I was one of those little girls who wanted to be a pioneer after reading the Little House books. They've stayed with me even as an adult. I know a little more about her life now, so reading between the lines of the books can be heartbreaking, especially The First Four Years, about the first years of her married life. They lose the crops, go deeply into debt, lose a newborn son, the house burns down, her husband suffers a stroke. This manuscript was found after her death, and I can imagine her sitting at her desk writing it, remembering these things, and not being able to bring herself to finish, even knowing they had a long and happy life together later on. If you haven't read them since you were a child, you should try again, if only for the line spoken to nine year-old Almanzo by his mother in Farmer Boy: "You are still abed, Almanzo, it's five o'clock. Be you ill?" As hard as your life is, it isn't that hard.
The Paladin, Brian Garfield
Subtitled A Novel Based on Fact, it is about a young Englishman that ends up working as a special agent for Winston Churchill in WWII. It's pretty much been discredited as far as I can tell, but I didn't know it at the time. My family was on vacation in Galena, IL, at a condo my parents rented for what I recall as our first really nice family vacation that didn't involve relatives. This book was there, and I took it home with me. I think at the time I justified this by leaving another one there, or it was an accident, or something, because I was not in the habit of stealing things. Anyway, the kid in the story was about fourteen, and I had never read a book about war before, so it really stuck with me.
Bloom County Babylon : Five Years of Basic Naughtiness, Berkeley Breathed/ The Calvin and Hobbes Tenth Anniversary Book, Bill Watterson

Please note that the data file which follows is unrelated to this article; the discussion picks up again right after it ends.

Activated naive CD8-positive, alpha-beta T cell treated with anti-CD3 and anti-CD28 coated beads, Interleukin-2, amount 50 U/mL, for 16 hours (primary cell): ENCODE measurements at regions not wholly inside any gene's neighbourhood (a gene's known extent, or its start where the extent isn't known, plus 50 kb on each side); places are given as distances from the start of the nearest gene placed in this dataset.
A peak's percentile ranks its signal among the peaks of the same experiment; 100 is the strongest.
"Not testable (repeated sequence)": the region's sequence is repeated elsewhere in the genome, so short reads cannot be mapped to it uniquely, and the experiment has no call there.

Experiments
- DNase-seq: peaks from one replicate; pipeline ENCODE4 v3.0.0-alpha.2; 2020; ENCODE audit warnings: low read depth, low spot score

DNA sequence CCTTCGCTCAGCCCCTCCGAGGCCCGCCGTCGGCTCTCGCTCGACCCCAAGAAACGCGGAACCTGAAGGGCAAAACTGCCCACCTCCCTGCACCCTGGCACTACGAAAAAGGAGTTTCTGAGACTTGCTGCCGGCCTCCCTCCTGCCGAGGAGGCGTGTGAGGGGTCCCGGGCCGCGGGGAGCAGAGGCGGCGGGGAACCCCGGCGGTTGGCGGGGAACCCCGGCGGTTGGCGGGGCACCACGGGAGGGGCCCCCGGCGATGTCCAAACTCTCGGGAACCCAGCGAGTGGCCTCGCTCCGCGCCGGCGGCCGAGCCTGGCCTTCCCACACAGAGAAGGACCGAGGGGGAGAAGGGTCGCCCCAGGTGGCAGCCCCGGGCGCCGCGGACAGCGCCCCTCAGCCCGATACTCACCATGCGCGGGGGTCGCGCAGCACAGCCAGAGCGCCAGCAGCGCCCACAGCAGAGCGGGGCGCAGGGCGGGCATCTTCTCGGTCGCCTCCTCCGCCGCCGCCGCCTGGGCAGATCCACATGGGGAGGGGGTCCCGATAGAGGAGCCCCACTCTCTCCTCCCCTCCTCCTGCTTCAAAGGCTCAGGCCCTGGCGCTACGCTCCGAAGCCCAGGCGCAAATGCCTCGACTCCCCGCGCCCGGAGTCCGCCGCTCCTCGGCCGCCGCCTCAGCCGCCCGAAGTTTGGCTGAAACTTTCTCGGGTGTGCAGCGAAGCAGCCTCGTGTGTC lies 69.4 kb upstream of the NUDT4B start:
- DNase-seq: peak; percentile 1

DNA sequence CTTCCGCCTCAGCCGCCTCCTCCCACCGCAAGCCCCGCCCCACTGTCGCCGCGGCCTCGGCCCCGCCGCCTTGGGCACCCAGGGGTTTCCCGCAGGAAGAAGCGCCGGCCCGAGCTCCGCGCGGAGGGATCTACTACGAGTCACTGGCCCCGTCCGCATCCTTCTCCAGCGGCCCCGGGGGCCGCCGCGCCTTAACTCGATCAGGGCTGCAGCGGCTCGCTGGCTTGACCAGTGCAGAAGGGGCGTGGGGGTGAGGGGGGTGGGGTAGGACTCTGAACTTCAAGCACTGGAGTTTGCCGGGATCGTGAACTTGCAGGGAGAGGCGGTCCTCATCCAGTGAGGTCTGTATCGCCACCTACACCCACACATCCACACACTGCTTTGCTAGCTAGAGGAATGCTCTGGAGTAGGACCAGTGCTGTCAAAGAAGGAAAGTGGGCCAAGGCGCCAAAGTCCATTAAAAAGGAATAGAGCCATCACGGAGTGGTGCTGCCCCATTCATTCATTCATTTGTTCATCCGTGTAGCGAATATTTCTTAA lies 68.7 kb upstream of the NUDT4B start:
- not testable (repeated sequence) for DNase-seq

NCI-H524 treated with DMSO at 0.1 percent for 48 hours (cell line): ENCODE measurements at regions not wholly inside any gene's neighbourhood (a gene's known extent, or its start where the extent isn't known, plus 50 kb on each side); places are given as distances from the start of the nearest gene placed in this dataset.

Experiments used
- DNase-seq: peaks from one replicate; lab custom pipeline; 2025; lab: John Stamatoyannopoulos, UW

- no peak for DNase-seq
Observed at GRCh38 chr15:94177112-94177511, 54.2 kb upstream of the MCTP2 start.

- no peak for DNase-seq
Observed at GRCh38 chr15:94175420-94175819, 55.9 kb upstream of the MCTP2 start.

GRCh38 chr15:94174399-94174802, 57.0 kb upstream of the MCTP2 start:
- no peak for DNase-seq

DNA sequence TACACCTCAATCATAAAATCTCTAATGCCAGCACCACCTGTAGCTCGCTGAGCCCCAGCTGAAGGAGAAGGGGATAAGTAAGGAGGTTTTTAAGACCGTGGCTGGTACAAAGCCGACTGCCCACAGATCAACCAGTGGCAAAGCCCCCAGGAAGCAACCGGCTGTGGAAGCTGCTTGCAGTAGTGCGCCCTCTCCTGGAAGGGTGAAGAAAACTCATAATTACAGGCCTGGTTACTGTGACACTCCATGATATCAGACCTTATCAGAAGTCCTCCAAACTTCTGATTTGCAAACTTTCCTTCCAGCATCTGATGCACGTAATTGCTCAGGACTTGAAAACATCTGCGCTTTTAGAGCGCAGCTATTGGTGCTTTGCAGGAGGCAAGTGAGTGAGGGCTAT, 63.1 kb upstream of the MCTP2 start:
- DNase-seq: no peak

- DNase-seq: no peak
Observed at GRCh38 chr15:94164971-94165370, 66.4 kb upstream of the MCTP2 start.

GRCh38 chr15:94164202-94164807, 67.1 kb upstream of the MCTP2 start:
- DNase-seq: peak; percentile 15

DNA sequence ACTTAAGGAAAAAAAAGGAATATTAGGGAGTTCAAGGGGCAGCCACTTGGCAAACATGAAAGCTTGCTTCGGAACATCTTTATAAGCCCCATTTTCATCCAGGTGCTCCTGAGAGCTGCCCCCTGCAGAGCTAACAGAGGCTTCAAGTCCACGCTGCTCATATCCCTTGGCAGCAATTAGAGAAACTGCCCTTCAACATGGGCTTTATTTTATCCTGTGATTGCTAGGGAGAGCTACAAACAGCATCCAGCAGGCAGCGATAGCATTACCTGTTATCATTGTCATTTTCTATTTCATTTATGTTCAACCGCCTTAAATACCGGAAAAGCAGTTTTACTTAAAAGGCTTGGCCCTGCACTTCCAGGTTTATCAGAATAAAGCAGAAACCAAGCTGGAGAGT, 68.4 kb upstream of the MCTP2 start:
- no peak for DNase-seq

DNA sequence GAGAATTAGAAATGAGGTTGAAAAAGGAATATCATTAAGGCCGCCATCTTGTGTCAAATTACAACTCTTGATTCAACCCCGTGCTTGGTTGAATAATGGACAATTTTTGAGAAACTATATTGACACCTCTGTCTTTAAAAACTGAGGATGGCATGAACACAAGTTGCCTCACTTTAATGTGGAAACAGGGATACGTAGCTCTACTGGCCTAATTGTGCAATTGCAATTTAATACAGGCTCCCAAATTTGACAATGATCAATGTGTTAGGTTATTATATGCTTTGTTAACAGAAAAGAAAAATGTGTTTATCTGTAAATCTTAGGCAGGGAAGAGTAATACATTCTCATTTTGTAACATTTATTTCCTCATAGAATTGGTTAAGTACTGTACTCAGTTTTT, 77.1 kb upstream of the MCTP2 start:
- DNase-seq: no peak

These titles are just for example. I know they aren't really books like I'm supposed to put here, but they move me all the same. Bloom County got me started thinking about the conservative politics I was being taught at home (did you know I was a Young Republican once?), leading me to question and eventually reject the teachings. All the stuff I was taught about being a good person, telling the truth, do unto others, etc., seemed so contradicted in the political writings I was encouraged to read. We got three mainstream/conservative newspapers at home, as well as the National Review, and I read them all. Bloom County made me realize that I was not alone in questioning this stuff. And Calvin and Hobbes, well, if you don't like Calvin and Hobbes I'm not sure I want to know you. The collections are what I read after September 11, and during that week that I thought Peanut was going to die. The hopefulness in the books, as well as the sheer silliness, was exactly what I needed.
So now I get to tag some people. Hm. Ok, Anna, you're it. Elsewhere, I think you did one of these a while back but I would still love to see your answers, if you've forgiven me for stealing Anna away. Dana, we haven't talked about books for a while so I'd like to see yours too. Jen, I don't even know what books you read, and I am your child's godmother. Pronoia, if you are out there and have a little time, I would be interested in yours too. I'd just as soon see the answers from everyone on my blogroll, personally, but I'll start with y'all, if you don't mind. But if you want to do it, consider yourself tagged.
Posted by Carrie at 4:10 PM